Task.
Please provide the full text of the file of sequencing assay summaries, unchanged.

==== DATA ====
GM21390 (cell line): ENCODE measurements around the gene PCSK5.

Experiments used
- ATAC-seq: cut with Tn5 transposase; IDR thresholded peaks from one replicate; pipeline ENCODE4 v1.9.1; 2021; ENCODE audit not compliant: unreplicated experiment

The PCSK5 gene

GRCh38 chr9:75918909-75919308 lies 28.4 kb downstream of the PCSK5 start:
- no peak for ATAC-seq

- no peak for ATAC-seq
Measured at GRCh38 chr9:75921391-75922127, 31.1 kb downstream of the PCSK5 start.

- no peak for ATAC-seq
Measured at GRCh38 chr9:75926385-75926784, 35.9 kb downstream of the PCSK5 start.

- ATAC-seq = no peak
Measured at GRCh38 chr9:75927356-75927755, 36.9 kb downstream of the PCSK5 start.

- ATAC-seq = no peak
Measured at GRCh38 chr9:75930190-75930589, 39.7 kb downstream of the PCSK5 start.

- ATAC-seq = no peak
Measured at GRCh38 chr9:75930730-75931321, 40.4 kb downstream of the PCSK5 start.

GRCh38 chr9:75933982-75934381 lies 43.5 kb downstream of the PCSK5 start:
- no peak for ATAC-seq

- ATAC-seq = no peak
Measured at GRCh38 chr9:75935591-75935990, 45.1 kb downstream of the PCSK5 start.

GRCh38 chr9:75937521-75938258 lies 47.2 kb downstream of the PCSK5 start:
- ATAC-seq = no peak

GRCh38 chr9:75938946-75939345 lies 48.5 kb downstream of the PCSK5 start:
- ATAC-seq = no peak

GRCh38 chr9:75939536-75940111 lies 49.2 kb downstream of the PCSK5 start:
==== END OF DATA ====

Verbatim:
GM21390 (cell line): ENCODE measurements around the gene PCSK5.

Experiments used
- ATAC-seq: cut with Tn5 transposase; IDR thresholded peaks from one replicate; pipeline ENCODE4 v1.9.1; 2021; ENCODE audit not compliant: unreplicated experiment

The PCSK5 gene

GRCh38 chr9:75918909-75919308 lies 28.4 kb downstream of the PCSK5 start:
- no peak for ATAC-seq

- no peak for ATAC-seq
Measured at GRCh38 chr9:75921391-75922127, 31.1 kb downstream of the PCSK5 start.

- no peak for ATAC-seq
Measured at GRCh38 chr9:75926385-75926784, 35.9 kb downstream of the PCSK5 start.

- ATAC-seq = no peak
Measured at GRCh38 chr9:75927356-75927755, 36.9 kb downstream of the PCSK5 start.

- ATAC-seq = no peak
Measured at GRCh38 chr9:75930190-75930589, 39.7 kb downstream of the PCSK5 start.

- ATAC-seq = no peak
Measured at GRCh38 chr9:75930730-75931321, 40.4 kb downstream of the PCSK5 start.

GRCh38 chr9:75933982-75934381 lies 43.5 kb downstream of the PCSK5 start:
- no peak for ATAC-seq

- ATAC-seq = no peak
Measured at GRCh38 chr9:75935591-75935990, 45.1 kb downstream of the PCSK5 start.

GRCh38 chr9:75937521-75938258 lies 47.2 kb downstream of the PCSK5 start:
- ATAC-seq = no peak

GRCh38 chr9:75938946-75939345 lies 48.5 kb downstream of the PCSK5 start:
- ATAC-seq = no peak

GRCh38 chr9:75939536-75940111 lies 49.2 kb downstream of the PCSK5 start: